DENTAL FEAR CONQUERED IN SMALL STEPS
Although an estimated 75% of American adults have some level of dental anxiety, approximately 10% of the adult population are categorized as dental phobics. These are people who have such severe fears that the mere thought of going to the dentist is unnerving. Many dental phobics can’t even bring themselves to call a dental office without breaking into a sweat or even crying. As a dentist, I find it as no surprise that the high number of adults with some level of gum disease is about the same percentage of those with dental phobia, fear or anxiety.
Most dental fears stem from a past traumatic experience in the dental chair, often as a child. These memories become so ingrained that anything associated with dental visits recreates the trauma in their minds.
Today’s dentists are more sensitive to individuals who have dental fear and phobia. However, before we can help fearful patients achieve a healthy smile, it is necessary to get them into our office in the first place.
For those who have dental fear or phobia, here are a few suggestions that may make that first step easier …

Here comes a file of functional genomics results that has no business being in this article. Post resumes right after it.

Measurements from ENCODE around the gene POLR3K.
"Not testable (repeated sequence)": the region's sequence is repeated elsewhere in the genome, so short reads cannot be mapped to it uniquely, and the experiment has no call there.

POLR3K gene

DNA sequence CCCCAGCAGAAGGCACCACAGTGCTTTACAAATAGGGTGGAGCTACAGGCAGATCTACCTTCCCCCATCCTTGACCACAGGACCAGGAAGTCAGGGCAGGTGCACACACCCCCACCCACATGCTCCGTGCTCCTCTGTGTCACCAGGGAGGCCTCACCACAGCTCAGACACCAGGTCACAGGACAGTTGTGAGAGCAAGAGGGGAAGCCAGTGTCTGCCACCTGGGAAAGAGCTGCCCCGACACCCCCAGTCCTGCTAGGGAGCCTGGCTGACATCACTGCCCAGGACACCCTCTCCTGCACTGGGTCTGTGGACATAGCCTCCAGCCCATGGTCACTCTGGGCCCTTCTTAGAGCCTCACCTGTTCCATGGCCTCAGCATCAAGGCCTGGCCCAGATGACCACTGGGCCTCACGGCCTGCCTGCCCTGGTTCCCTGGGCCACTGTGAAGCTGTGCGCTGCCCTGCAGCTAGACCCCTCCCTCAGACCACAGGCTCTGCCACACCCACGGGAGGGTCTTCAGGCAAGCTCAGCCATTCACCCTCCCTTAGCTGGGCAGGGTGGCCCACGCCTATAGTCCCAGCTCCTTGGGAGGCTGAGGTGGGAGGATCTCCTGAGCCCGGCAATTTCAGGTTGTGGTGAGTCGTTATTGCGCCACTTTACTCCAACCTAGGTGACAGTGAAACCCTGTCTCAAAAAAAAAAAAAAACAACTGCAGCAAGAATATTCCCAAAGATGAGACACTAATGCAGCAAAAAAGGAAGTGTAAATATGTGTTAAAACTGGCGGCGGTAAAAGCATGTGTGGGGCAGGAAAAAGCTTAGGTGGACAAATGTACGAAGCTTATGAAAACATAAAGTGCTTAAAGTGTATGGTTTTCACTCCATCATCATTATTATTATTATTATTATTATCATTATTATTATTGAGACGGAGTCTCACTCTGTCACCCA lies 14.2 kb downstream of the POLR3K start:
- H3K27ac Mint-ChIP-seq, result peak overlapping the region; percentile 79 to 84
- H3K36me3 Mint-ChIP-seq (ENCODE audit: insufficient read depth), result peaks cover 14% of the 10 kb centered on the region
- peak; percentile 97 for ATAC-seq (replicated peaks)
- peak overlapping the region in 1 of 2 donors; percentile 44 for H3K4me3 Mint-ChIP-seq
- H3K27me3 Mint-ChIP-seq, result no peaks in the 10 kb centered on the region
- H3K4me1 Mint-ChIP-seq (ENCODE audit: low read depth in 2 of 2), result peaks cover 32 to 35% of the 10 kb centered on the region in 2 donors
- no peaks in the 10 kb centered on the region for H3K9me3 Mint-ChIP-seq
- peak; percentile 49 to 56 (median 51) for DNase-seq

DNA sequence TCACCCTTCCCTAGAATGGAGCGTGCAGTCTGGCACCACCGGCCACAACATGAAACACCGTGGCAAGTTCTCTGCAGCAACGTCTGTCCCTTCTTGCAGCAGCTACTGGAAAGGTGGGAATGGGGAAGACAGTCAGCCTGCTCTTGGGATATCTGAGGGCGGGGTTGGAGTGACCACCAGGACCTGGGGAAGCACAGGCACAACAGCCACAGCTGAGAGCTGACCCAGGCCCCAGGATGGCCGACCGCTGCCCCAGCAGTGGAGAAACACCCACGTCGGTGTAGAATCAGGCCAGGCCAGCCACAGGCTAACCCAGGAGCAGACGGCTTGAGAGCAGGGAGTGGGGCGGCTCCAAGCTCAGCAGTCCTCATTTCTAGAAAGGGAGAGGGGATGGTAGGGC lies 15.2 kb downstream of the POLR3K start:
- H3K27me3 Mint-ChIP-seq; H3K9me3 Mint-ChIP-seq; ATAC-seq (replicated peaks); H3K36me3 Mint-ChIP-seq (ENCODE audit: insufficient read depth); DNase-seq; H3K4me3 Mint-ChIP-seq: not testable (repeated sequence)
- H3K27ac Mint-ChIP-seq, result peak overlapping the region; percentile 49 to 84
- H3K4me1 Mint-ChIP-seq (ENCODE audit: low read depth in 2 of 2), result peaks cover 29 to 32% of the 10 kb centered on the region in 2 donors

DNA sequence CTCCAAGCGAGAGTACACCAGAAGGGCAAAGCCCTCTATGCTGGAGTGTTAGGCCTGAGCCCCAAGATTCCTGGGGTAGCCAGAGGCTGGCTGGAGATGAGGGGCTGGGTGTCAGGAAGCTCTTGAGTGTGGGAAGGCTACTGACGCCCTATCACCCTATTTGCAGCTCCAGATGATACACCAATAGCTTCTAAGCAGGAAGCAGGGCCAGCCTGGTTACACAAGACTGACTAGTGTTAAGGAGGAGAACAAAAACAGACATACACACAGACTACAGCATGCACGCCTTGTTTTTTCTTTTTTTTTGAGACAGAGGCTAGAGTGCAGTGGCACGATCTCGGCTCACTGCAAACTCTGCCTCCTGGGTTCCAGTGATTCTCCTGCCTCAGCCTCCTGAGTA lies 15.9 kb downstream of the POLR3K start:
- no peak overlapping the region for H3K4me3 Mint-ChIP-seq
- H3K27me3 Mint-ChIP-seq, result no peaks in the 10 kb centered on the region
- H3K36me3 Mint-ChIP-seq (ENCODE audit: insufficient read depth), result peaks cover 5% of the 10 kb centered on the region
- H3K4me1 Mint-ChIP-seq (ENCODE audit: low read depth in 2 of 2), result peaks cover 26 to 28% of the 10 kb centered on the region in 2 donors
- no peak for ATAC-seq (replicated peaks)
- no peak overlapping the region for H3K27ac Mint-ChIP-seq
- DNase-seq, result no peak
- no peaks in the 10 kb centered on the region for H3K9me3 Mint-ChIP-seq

- Have a close friend or family member call and ask questions (Is the dentist trained and experienced in treating fearful patients? What comfort options are available? Do they offer a consultation so fearful patients can get to know the dentist before scheduling? Etc.)
- Consider visiting the dental office after hours. Walk to the front door and become familiar with the location and building’s appearance.
- When a dentist does not have a consultation room that is removed from the clinical section of the office, certain noises and smells can create discomfort for fearful patients. If the consultation must take place in a treatment suite, it may be best to look for another office.
- Most dentists experienced with fearful patients understand their need to share concerns. They will listen without rushing the patient and answer their questions using easy-to-understand terms. The individual should leave feeling reassured about the dentist’s commitment to their comfort.
- Some offices offer Oral Sedation, which is in pill form and taken prior to the visit. This helps the patient to be in a relaxed state by the time they arrive at the office. A few offices (like ours) also offer twilight sleep through I.V. Sedation. Ask if that is available.
- When any sedation is used, ask about safety monitoring equipment and training of staff members who will be assisting the dentist. Your safety is as important as your comfort.